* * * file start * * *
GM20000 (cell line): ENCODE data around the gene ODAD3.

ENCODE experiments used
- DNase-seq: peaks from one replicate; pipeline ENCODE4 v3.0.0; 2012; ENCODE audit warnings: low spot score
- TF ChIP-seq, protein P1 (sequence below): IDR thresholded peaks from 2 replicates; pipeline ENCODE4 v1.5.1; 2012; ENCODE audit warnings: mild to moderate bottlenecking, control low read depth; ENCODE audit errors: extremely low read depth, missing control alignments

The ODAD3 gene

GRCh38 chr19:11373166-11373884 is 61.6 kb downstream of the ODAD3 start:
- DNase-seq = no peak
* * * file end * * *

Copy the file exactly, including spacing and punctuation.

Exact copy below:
GM20000 (cell line): ENCODE data around the gene ODAD3.

ENCODE experiments used
- DNase-seq: peaks from one replicate; pipeline ENCODE4 v3.0.0; 2012; ENCODE audit warnings: low spot score
- TF ChIP-seq, protein P1 (sequence below): IDR thresholded peaks from 2 replicates; pipeline ENCODE4 v1.5.1; 2012; ENCODE audit warnings: mild to moderate bottlenecking, control low read depth; ENCODE audit errors: extremely low read depth, missing control alignments

The ODAD3 gene

GRCh38 chr19:11373166-11373884 is 61.6 kb downstream of the ODAD3 start:
- DNase-seq = no peak